The Message of Jesus vs. Political-Bourgeois American Christianity
If the Gospel of Jesus Christ is Good News for all, this means it is Good News for all refugees and for all people in the world, not just for Christian refugees and the Christian poor. The message of the Gospel transcends religion, ethnicity, class, race, and gender. American bourgeois Christianity is a dead and soul-less religion; it is the antithesis of true and biblical Christianity. Lifeless Christianity (American political-bourgeois Christianity) is not sacrificial, loving, empathetic, compassionate, relational, or Jesus-centered.
A Christianity that turns itself from the poor, the immigrant, the homeless, the orphan, the widows, and the refugee is a dead faith.
A Christianity that chooses to close its eyes to the most crucial problems of the modern world — global poverty, immigration crisis, refugees crisis, women’s rights, labor exploitation, political corruption, local and global oppression, local and global racism, hunger, etc. — is a religion that is not worth practicing and saving. If it ignores the message and Gospel of Jesus Christ, it is an anti-Christ faith. A Christianity that evangelizes strategically in order to (neo) colonize, rule, and exploit the weak betrays the Gospel of Jesus Christ.
Contemporary (political-bourgeois) American Christianity is unable to transform the human condition and solve its most crucial problems in modern times. It is a religious enterprise that is rooted in collective hypocrisy, ethnocentrism, ego-centrism, and deceitful philanthropy.
We need to de-center political Christianity, not Jesus Christ. The Biblical Jesus is a different figure than the cultural, political, and Western Jesus. He is certainly not the Jesus of the colonizer, slave master, oppressor, and capitalist. He is certainly not the white savior. The real Jesus existed in real history and real time. He is not a fabrication or a myth. In many aspects, Western Christianity has perverted real and biblical Christianity. It has abandoned the message and ethics of Jesus for political gain and cultural influence. Interestingly, American Christianity entrenched in American politics and culture is a joke and mockery of biblical Christianity.
The author of Proverbs gives a fair warning, “Whoever oppresses a poor man insults his Maker, but he who is generous to the needy honors him” (Proverbs 14:1). To humiliate the poor and exploit the labor and resources of those with dire material needs is to scorn God himself. To act in such an ungodly manner toward the poor and oppressed is to ignore the biblical mandate to treat all people with care, dignity, and respect.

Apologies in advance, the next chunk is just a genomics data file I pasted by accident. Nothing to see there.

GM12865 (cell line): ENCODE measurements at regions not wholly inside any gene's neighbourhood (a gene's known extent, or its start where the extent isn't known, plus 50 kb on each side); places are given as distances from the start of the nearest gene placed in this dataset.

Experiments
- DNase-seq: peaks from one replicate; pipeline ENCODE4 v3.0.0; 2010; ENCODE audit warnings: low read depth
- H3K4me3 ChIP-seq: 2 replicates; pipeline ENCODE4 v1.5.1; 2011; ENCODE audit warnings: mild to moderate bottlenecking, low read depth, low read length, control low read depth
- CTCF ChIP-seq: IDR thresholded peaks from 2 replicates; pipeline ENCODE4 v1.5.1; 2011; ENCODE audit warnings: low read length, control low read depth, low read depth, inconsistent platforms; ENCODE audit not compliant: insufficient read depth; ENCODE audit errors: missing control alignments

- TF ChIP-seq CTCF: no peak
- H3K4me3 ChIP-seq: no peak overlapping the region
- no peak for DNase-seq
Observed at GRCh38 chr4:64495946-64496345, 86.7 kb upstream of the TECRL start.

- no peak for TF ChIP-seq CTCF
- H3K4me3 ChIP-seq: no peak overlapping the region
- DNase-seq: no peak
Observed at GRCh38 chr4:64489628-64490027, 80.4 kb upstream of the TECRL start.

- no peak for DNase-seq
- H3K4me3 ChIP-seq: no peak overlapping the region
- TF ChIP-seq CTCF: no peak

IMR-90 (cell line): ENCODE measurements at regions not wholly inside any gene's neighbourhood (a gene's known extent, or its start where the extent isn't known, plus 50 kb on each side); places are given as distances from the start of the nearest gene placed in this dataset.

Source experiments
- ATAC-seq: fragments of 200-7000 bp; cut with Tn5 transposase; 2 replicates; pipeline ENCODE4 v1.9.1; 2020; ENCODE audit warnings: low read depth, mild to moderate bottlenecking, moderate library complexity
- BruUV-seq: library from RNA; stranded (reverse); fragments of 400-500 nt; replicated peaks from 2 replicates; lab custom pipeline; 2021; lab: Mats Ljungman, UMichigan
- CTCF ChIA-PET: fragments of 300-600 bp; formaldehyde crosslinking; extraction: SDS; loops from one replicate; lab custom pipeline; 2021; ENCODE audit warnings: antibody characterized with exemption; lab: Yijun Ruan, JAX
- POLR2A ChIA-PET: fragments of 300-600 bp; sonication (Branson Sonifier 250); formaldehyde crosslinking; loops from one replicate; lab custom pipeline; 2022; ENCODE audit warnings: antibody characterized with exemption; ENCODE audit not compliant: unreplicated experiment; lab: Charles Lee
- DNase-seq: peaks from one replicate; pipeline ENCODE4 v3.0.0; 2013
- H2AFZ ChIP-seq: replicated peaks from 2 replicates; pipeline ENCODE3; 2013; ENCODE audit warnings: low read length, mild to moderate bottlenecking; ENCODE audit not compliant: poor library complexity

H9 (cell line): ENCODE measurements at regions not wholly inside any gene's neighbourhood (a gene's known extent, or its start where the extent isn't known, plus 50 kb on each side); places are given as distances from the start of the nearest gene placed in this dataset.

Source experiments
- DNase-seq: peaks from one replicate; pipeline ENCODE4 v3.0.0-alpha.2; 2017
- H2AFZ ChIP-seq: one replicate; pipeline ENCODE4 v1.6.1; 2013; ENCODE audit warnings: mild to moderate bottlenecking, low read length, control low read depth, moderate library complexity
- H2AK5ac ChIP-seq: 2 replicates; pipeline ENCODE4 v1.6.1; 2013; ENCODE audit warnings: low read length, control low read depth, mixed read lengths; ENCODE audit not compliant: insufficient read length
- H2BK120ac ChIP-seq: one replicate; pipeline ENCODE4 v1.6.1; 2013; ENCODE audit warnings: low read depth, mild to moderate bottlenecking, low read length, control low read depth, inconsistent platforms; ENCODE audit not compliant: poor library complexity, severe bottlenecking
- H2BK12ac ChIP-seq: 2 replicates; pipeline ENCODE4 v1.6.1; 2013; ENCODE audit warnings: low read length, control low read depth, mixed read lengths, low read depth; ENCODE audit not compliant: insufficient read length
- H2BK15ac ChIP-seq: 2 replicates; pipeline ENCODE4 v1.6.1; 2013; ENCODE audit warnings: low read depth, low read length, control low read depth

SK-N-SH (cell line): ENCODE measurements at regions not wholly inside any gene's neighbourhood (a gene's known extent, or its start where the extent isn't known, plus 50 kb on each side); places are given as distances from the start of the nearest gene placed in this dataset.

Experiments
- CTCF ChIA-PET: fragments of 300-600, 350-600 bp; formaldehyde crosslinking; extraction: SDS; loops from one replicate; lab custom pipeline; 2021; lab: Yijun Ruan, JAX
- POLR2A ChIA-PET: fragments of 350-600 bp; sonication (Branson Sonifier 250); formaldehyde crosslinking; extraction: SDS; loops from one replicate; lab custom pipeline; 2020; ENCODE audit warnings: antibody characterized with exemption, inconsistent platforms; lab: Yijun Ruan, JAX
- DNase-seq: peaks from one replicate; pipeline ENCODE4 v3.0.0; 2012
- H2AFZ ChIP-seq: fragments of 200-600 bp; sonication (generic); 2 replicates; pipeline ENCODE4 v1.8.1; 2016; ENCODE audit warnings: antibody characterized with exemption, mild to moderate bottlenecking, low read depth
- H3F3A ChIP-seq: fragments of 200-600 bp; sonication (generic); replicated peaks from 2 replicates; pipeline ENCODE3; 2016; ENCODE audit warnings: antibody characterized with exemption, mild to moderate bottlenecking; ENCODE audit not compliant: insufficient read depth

When one honors the poor, God is honored; when one mistreats the needy, the immigrant, the orphan, and the widow, God is mistreated. This verse in Proverb prioritizes the material needs of the poor, while not undermining their spiritual needs. To give preference to the poor and the needy is to have a God-entranced worldview, and to celebrate the supremacy of God in all things.
The same author of Proverbs insists, “Whoever has a bountiful eye will be blessed, for he shares his bread with the poor” (Proverbs 22:9). From a biblical perspective, one is counted “blessed” and “happy” because he prioritizes the material needs of the poor and does not withhold his goods from him.
Comparatively, the author of Leviticus draws a parallel between the poor and the stranger/immigrant, “When a stranger sojourns with you in your land, you shall not do him wrong” (Lev. 19:33). The idea here is to treat both the poor and the immigrant with dignity, because it is simply the will of God.
The love for the immigrant and the needy is predicated upon one’s love, and affection for God: “You shall treat the stranger who sojourns with you as the native among you, and you shall love him as yourself… I am the LORD your God” (Lev. 19:34). One’s spiritual devotion to God is displayed in one’s treatment of the poor, the needy, and the stranger/immigrant among us.
True spirituality is practical spirituality, and Christ-centered discipleship. The concept of caring hospitality and generous relationality, and exceptional love toward the immigrant, the needy, and the poor is rooted in God’s idea of inclusive justice and God’s generous lovingkindness toward all people.
It is more pronounced in Deuteronomy. “For the Lord your God is God of gods and Lord of lords, the great, the mighty, and the awesome God, who is not partial and takes no bribe. He executes justice for the fatherless and the widow, and loves the sojourner, giving him food and clothing. Love the sojourner, therefore… (Deut. 10:18-19).
To do otherwise is to “follow Jesus at a distance” with a politically and culturally driven worldview. Christ must be the “center” of our politics, and biblical ethics must be the “catalyst” of our life choices, as well as our political decisions and cultural preferences. The Biblical Jesus is above culture, ideology, and politics. He is not subservient to cultural traditions, political ideologies, or national and ethnic identity.